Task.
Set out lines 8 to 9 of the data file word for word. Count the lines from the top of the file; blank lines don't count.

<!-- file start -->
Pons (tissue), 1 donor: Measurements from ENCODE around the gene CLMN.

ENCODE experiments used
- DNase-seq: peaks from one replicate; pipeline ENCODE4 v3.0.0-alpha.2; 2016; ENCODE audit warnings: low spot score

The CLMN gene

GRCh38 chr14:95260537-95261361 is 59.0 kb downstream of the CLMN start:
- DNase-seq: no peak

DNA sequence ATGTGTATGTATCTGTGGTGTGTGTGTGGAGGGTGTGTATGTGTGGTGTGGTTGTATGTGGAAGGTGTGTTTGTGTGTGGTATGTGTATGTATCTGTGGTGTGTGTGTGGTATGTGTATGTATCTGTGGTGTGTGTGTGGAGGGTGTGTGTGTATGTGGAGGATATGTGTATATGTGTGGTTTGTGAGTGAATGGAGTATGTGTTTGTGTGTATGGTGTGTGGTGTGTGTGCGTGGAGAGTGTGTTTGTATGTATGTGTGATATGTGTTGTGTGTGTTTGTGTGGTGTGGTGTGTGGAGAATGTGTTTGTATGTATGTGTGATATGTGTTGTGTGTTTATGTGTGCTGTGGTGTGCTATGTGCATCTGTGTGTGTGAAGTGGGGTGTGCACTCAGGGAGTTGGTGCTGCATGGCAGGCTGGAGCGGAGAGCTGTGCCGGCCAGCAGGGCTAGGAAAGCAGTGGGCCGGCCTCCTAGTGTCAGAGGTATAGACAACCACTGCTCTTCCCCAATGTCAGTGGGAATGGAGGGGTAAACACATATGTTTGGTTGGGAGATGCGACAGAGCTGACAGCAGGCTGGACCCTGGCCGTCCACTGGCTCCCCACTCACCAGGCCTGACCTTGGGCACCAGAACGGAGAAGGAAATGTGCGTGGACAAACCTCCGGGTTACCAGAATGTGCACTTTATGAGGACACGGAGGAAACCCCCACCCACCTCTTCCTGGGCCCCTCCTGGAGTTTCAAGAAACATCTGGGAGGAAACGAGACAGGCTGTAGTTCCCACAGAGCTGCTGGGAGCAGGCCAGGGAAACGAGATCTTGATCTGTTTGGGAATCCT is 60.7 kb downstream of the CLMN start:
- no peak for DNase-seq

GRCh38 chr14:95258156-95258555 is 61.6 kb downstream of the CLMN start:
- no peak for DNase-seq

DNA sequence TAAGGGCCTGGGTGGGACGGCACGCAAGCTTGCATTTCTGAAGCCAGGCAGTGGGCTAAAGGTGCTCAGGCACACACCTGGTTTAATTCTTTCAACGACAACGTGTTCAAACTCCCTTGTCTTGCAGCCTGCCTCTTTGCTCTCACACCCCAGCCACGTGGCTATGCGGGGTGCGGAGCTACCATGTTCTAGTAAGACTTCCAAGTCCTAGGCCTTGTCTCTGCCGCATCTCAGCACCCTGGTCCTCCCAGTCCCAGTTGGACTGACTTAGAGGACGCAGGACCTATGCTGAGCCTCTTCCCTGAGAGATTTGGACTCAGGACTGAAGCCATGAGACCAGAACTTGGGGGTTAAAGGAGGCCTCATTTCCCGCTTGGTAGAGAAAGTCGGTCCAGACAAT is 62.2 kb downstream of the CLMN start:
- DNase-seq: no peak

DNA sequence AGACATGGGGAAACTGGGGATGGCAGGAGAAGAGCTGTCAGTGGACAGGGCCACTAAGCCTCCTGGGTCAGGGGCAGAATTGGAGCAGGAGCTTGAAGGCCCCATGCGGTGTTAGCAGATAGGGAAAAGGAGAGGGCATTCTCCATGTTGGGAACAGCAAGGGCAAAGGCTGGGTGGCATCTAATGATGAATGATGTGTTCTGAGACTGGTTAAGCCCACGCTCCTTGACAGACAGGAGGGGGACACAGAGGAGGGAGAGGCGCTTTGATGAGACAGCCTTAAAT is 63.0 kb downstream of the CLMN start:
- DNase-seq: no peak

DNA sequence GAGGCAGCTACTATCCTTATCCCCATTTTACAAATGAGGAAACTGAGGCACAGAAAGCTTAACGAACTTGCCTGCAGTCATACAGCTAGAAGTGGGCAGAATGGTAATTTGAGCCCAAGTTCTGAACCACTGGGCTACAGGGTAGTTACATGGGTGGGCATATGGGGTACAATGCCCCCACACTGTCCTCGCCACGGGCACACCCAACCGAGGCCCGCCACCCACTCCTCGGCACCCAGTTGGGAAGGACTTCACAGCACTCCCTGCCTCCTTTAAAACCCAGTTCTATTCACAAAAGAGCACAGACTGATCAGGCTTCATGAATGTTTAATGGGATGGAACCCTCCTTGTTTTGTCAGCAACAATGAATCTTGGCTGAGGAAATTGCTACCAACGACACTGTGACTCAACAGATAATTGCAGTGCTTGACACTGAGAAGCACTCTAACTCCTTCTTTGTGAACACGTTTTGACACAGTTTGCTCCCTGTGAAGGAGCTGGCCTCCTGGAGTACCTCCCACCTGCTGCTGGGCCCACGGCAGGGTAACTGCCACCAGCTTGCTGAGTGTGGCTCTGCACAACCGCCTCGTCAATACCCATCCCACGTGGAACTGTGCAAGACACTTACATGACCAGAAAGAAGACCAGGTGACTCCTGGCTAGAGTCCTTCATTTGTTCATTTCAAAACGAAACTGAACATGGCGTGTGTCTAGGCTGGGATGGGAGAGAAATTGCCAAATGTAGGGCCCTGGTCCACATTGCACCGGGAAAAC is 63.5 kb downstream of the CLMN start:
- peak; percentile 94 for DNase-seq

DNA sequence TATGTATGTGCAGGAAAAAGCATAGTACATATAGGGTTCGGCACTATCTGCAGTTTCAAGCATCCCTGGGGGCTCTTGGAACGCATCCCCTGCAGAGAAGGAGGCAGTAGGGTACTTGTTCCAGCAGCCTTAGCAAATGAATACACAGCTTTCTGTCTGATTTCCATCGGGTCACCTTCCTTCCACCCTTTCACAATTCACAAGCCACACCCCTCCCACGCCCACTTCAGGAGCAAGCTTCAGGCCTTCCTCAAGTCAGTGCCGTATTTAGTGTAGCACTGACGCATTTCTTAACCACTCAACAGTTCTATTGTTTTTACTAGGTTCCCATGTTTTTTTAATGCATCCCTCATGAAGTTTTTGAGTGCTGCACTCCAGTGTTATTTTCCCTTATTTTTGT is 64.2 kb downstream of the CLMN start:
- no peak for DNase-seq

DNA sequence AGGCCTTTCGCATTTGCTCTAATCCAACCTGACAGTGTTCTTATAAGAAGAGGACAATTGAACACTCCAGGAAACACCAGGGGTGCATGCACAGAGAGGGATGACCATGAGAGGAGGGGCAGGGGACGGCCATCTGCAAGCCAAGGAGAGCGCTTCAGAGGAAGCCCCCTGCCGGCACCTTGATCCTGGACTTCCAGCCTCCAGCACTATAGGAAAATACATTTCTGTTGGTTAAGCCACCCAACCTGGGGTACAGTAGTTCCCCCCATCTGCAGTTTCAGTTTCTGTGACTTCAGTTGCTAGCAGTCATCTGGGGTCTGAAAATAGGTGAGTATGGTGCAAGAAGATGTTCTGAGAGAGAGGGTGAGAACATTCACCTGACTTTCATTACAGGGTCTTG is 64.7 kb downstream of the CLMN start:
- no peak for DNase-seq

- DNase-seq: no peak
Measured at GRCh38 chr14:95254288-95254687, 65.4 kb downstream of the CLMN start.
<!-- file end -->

- no peak for DNase-seq

GRCh38 chr14:95258156-95258555 is 61.6 kb downstream of the CLMN start: